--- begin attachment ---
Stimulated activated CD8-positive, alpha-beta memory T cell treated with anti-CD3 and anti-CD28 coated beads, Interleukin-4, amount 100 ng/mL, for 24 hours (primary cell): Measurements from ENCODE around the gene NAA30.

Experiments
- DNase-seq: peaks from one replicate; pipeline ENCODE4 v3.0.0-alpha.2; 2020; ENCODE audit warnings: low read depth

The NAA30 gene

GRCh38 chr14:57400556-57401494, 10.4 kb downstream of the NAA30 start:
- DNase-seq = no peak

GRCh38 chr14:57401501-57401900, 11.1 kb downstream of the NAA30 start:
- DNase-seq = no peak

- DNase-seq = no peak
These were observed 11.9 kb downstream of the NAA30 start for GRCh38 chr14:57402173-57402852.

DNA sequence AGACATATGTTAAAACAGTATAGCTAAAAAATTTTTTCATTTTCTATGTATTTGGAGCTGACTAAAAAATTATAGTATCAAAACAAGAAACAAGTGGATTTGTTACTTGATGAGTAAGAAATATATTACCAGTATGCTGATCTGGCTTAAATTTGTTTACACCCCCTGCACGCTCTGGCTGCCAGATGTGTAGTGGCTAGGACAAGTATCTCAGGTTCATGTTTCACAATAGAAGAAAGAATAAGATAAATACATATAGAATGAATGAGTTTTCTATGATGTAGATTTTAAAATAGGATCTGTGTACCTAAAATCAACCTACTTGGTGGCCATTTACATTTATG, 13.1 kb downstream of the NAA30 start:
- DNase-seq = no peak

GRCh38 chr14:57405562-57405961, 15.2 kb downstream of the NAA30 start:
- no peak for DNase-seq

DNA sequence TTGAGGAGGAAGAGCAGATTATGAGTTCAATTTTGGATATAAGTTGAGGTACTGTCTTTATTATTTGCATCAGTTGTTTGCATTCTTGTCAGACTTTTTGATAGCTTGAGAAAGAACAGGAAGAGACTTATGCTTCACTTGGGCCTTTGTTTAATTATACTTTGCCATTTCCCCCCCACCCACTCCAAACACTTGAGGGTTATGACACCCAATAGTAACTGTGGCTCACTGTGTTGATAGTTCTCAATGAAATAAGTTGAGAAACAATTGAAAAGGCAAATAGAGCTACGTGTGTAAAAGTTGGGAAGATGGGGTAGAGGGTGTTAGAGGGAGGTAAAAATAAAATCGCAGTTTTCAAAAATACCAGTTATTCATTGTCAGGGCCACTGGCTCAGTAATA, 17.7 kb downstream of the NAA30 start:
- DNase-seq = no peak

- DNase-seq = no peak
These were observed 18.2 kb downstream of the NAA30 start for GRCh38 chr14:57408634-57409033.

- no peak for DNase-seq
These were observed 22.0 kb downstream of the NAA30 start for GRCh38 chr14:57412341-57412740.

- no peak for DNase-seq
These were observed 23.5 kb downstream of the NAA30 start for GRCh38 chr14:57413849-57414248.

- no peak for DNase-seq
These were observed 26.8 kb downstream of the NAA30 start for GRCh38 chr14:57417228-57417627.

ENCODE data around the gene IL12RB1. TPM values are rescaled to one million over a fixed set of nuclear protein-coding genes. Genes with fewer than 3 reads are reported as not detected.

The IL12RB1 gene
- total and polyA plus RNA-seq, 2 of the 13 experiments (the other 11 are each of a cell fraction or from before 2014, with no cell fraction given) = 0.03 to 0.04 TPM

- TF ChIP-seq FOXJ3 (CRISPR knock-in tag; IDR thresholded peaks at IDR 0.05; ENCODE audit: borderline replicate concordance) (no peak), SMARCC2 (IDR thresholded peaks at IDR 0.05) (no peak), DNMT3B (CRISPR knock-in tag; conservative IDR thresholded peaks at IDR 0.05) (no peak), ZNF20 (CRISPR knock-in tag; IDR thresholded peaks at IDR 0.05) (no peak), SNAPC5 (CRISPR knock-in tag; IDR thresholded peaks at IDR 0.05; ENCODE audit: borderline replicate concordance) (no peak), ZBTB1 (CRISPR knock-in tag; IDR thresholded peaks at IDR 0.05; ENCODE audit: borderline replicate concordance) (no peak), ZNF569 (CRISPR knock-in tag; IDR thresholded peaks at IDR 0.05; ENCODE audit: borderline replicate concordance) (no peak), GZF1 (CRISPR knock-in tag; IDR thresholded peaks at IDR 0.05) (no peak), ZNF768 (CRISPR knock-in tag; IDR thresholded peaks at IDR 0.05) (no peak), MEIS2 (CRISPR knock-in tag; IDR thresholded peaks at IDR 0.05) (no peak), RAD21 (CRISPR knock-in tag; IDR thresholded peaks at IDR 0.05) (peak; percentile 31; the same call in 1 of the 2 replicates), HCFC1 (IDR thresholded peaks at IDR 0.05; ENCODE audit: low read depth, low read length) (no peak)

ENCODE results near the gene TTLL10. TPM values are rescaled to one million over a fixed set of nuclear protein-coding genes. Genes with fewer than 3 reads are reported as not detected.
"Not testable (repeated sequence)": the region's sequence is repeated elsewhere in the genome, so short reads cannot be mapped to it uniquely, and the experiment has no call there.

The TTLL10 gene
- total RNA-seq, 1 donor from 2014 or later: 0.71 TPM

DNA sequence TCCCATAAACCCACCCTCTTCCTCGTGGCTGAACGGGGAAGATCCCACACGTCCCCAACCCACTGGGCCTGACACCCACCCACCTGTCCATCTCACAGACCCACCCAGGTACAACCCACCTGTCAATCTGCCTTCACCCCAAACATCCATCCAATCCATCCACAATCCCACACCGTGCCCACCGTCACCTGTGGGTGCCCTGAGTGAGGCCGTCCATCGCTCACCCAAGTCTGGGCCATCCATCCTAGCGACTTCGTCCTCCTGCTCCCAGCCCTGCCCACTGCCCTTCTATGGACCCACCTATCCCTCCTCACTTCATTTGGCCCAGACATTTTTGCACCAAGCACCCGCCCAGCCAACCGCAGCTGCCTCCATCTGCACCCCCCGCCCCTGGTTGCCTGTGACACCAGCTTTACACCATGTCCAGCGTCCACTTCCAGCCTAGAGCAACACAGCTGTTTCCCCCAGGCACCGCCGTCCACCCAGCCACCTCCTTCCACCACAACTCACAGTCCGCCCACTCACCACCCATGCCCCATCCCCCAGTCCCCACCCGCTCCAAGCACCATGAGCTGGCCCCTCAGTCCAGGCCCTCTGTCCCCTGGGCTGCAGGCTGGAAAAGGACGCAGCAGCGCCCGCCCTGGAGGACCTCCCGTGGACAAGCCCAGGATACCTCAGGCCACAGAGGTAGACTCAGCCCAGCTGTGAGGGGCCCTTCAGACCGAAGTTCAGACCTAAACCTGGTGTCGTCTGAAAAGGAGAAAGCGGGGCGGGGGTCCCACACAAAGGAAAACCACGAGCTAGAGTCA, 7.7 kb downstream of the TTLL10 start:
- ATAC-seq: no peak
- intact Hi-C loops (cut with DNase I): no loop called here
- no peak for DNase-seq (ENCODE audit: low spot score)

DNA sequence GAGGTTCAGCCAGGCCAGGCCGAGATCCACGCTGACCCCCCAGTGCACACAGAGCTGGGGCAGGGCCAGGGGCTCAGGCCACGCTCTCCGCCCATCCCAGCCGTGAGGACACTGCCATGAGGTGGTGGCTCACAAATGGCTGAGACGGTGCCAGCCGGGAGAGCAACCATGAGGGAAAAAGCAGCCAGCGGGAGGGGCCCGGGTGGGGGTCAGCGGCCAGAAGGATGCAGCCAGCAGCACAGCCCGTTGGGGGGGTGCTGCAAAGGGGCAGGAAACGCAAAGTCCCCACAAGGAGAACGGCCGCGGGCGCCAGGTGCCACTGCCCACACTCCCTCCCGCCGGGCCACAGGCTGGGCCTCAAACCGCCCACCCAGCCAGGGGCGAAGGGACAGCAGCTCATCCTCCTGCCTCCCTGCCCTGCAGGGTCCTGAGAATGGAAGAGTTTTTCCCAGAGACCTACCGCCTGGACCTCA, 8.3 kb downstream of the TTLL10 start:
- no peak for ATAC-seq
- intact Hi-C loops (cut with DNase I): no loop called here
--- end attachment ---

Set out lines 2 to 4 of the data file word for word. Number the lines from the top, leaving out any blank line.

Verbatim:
Experiments
- DNase-seq: peaks from one replicate; pipeline ENCODE4 v3.0.0-alpha.2; 2020; ENCODE audit warnings: low read depth

The NAA30 gene